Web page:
Woman Stormed Out Of Baby Shower After Learning Her Boyfriend Has A ‘Work Wife’ And Pays For Her Meals

She felt betrayed after learning about their relationship.

woman sitting on couch with back turned to partner during argument Tirachard Kumtanom | Shutterstock

A woman admitted that she was left incredibly distraught after learning about the relationship between her boyfriend and one of his co-workers. 

Posting to the subreddit r/AITAH, she revealed that she felt extremely disrespected and angry after her boyfriend was exposed to having a "work wife."

She stormed out of a baby shower after learning that her boyfriend has a 'work wife' whose meals he pays for.

In the since-deleted Reddit post, she explained that one of her boyfriend's work colleagues was having a baby shower, and she agreed to be his plus one at the event. Everything started smoothly, and the party consisted mainly of three of her boyfriend's co-workers and the colleague's family.


"When my boyfriend went to introduce me to one of the women, his male co-worker jumped in saying, 'That's his work wife!' and they all laughed," she recalled. "My boyfriend didn't really laugh but [did it] coyly with his head down like he knew it wasn't right. I did not laugh at all and looked at both of them."


"AITA for walking out of a baby shower early because I found out that my boyfriend has a "work wife"?"

♬ original sound - BnB1980

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Without getting the hint that she wasn't enjoying this part of the conversation, her boyfriend's male co-worker continued, explaining that everyone knows her boyfriend and this woman are in a "work relationship" and are "practically married." She learned that if one of them misses work, the other one always appears depressed about it and that her boyfriend was even buying the woman lunch.

Her boyfriend's "work wife" tried to interject, smiling at his girlfriend and promising that he was in "good hands" before telling her boyfriend that she thought his girlfriend was beautiful and that he was lucky to have her. 

At this point, the woman didn't quite know what to say but just continued smiling politely because she didn't want to cause a scene or embarrass anyone. However, she ended up whispering to her boyfriend that she would be leaving, and he attempted to make her stay, but she refused.

work wife and work husband smiling at each other rilueda / Canva Pro


"He never mentioned having a 'work wife' to me and I don't like the thought of it at all. I guess people were asking where I went and my boyfriend felt awkward because he had to make up a lie for me leaving early when they could already tell the real reason why I left so abruptly. He wanted me to wait and talk it out later. I knew I was only going to get angrier if I did," she added.

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Most people have admitted to being split on whether or not they believe 'work marriages' are appropriate.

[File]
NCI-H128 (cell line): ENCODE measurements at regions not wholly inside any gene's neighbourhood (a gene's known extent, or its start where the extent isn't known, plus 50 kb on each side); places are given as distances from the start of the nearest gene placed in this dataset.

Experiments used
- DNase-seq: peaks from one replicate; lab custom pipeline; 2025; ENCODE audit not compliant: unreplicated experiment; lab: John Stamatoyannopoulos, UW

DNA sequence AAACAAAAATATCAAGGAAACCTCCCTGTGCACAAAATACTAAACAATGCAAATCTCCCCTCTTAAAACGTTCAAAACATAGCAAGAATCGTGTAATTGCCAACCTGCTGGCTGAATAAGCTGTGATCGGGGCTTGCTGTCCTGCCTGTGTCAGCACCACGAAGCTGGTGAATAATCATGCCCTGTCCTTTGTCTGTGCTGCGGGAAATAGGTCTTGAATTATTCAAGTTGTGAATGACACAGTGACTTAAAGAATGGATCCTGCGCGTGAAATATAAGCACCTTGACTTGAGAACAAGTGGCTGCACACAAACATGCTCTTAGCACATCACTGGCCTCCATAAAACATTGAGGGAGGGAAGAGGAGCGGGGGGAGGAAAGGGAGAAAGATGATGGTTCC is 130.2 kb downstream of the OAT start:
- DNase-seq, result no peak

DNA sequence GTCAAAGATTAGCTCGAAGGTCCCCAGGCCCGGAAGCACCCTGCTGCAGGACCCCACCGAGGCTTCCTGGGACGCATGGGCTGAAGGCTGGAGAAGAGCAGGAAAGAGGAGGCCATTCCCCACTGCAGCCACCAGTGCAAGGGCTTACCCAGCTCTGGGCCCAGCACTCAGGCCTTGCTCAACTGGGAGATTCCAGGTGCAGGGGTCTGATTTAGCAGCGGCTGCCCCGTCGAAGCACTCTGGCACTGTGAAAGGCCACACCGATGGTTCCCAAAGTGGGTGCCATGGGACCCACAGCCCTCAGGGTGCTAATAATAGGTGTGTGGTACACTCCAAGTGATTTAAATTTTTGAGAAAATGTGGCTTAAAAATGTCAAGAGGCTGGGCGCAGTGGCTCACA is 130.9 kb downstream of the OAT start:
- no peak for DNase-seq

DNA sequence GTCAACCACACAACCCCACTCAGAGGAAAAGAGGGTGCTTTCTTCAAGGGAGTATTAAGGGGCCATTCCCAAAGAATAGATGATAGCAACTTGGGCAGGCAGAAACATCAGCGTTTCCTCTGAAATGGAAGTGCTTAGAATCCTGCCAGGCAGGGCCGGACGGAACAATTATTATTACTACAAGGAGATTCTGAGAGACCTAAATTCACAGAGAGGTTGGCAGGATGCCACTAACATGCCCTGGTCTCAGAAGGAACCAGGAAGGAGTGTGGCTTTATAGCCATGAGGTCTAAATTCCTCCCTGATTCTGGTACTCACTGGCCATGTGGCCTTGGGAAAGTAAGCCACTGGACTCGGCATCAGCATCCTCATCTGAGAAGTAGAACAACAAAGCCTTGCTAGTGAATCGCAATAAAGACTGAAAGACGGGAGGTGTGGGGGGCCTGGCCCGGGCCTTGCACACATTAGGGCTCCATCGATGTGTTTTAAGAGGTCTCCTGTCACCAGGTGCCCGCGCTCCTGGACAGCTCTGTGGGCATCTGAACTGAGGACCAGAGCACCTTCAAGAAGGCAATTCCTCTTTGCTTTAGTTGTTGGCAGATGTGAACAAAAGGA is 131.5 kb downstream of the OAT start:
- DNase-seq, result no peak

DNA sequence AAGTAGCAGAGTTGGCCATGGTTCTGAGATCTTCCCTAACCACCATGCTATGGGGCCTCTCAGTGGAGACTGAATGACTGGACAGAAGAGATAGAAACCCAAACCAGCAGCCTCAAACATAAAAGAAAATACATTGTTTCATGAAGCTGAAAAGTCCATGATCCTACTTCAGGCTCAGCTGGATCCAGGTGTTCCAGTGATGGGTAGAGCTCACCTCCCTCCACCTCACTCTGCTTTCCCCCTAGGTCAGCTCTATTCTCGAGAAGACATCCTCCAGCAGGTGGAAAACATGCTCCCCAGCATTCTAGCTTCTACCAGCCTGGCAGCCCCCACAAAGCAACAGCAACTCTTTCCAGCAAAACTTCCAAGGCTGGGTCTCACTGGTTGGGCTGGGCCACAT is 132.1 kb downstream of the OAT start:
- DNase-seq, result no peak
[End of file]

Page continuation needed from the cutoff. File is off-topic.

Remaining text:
A poll conducted for Newsweek by Redfield & Wilton Strategies found that more than half of millennials disapproved of such relationships in the workplace. In a poll of 1,500 US adults, 57% of millennials, which the study categorized as 25-34-year-olds, said it wouldn't be acceptable to have a work spouse.

Only 18% of those polled in that age group said they thought work marriages were ok, 17% said it depended on the circumstances, and 8% said they didn't know. The study also found that most Gen Zers and boomers were fine with the relationships. Only 39% of Gen Zers and 40% of boomers said having a work partner was not ok.


Two professional business people working together in office StratfordProductions | Shutterstock

Of the total adults polled, 21% said they thought it was ok to have a work spouse, while 45% said the relationship was inappropriate. Despite most work relationships and "marriages" only being platonic and a more elevated way of claiming that your co-worker is your friend, it's still a line that shouldn't be crossed in the first place. Using the terms "work husband" and "work wife" when there's a real-life spouse or significant other in the picture is disrespectful to that relationship.

There's nothing wrong with forming friendships of the opposite sex with people at work, but the lines between professionalism and personal boundaries should be clearly established. For the woman who shared her story on Reddit, she felt both betrayed and rightfully angry at the nature of her boyfriend's relationship.


It would've been different if she'd been introduced to his co-worker as his friend, but insinuating that he has an entirely different relationship outside of her with another woman crossed that line. And it was only made worse by her boyfriend's reaction to the entire debacle, as if he clearly didn't see anything wrong with the situation in the first place.

It's time that we got rid of terms like "work wife" and "work husband" and instead simply refer to colleagues as friends, especially since such terms can blur the lines and cause unnecessary conflict. 

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Nia Tipton is a Chicago-based entertainment, news, and lifestyle writer whose work delves into modern-day issues and experiences.